I tend to dismiss this efficient network behavior as an echo chamber, but Barkoczi and Galesic remind me that when a group is addressing a simple problem, a problem with one or very few known, optimum resolutions, then this efficiency makes great sense and works very much in favor of the group. The group can respond quickly to a problem and move on about its business. A group can use its accepted stories to frame an issue and respond appropriately from its point of view. However, this efficiency is undermined when the group mistakes a complicated or complex problem for a simple problem. People are prone to frame an issue as simple rather than as complicated or complex, and groups may be more prone to this behavior.
In her interview with SFI host Michael Garfield, Galesic notes that people are not as biased as we commonly believe, especially about those people in their own social networks. She says:
People are not that biased when it comes to judging their immediate friends. They have a lot of useful information about their friends. And pretty accurate. The biases show up when people are asked about other populations that they don't know so well, and they can be mostly explained by the structure of their own personal social networks. The more biased your social networks are, the more biased your estimates will be about the general population. … these kind of biases of judgements of the broader population can be explained by the structure of [the] social network and not by some cognitive deficits or motivational bias, [by] some desire to be better than others or some idea that everybody's like me or some cognitive deficits that people … are too stupid to understand how other people live. It's really determined by the context of memory — by the content of one's memory, which comes from one social circle.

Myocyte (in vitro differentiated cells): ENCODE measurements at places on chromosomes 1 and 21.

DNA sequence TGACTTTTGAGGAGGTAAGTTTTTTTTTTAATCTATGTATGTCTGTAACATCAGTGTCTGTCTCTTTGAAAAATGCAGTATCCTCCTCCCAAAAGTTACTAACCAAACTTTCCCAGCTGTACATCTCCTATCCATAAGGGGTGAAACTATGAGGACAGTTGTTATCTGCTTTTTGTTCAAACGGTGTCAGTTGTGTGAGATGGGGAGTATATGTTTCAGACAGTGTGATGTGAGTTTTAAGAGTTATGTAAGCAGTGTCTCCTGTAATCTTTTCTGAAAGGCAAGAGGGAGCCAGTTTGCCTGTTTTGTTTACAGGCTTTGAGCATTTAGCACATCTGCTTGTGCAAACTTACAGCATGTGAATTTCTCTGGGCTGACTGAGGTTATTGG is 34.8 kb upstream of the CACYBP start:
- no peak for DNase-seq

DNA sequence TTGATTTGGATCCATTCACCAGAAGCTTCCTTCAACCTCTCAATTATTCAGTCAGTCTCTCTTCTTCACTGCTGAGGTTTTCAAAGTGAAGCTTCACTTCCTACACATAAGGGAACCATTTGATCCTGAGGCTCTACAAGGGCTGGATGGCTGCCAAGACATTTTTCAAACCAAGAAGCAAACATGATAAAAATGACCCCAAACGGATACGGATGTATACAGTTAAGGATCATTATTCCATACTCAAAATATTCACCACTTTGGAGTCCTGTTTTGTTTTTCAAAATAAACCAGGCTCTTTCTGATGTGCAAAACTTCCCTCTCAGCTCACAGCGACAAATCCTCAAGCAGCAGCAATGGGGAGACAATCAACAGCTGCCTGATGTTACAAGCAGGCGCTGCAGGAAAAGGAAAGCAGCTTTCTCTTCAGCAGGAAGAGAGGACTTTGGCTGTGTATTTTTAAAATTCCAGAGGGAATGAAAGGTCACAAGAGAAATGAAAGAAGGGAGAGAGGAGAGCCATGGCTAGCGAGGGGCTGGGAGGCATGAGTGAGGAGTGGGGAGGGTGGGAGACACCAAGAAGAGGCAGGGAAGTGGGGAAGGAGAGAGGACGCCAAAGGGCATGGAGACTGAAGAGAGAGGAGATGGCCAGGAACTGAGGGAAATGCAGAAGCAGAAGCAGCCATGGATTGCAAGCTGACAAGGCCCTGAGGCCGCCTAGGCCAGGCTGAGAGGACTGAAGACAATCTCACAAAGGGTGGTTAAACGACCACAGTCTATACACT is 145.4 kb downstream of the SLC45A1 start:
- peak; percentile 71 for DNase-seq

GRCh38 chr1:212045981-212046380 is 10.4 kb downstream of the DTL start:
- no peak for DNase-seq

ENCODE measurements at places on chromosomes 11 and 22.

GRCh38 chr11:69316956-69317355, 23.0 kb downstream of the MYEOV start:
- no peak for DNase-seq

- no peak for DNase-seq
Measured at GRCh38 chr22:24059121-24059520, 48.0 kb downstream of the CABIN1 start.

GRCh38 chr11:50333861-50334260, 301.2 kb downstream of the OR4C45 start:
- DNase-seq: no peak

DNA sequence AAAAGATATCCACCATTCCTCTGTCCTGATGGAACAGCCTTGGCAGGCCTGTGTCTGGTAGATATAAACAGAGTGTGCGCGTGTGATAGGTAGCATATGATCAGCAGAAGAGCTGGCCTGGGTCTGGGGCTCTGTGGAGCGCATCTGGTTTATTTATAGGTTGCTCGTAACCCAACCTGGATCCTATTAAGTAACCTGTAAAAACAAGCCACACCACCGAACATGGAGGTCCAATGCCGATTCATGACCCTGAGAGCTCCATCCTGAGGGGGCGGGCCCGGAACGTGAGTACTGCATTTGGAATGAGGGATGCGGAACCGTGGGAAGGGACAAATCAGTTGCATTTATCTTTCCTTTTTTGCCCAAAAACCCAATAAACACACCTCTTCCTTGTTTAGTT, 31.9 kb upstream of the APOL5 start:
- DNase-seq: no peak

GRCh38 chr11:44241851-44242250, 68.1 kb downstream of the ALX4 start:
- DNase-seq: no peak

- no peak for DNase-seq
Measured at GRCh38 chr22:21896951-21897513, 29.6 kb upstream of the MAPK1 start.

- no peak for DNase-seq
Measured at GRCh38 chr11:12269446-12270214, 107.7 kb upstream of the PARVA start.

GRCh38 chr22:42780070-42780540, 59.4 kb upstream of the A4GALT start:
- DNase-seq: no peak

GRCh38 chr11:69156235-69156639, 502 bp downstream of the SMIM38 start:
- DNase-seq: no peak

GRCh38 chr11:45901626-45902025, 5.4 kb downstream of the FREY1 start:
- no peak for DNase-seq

If she is correct, then I must correct my own tendency to assume and to say that people who follow Donald Trump must be stupid, cognitively deficient in some way, or blinded by some false rhetoric or story. Their simplistic bias toward Trump and away from correct-thinking progressives (my group, of course) is more likely a function of their social networks rather than of their personal intellectual disabilities.
Just as my biases are. Ouch.
Our biases of judgement often follow not from any personal mental defects, then, though such defects do exist, but from the memories we form and rely on within our social networks. Our social networks help us identify which features of our landscapes are significant and how and why – think informal and formal education here – and we usually learn and remember those features within the frame of some narrative, even if it's a narrative as simple as how to get from the house to the food store and back (instructions on GPS) or as complex as how to make a successful life as a young black woman in rural Georgia (The Color Purple). Our social networks give us the stories that we live by, and most of us accept those stories whole cloth. Even if we eventually challenge and abandon our earlier family, school, and church stories, we spend much of our lives working through and within those stories to make sense of our lives.
Our biases are often directed toward those outside our own groups. Galesic says, "People are not that biased when it comes to judging their immediate friends." Proximity has its privileges, and we tend to have rich, nuanced knowledge about those we most interact with. We do not have that same rich network of memories about other people outside our networks. Moreover, we have stories about those people which simplify them into more easily managed and addressed stereotypes that gloss over the paucity of our information about them. And we all do this to some extent, especially when an issue requires an immediate response. In times of crisis, we tend to reduce an issue to a simple binary: fight or flight, good or bad, buy or sell. This can work to our advantage, but in complex human social networks, it can just as often land us in hot water.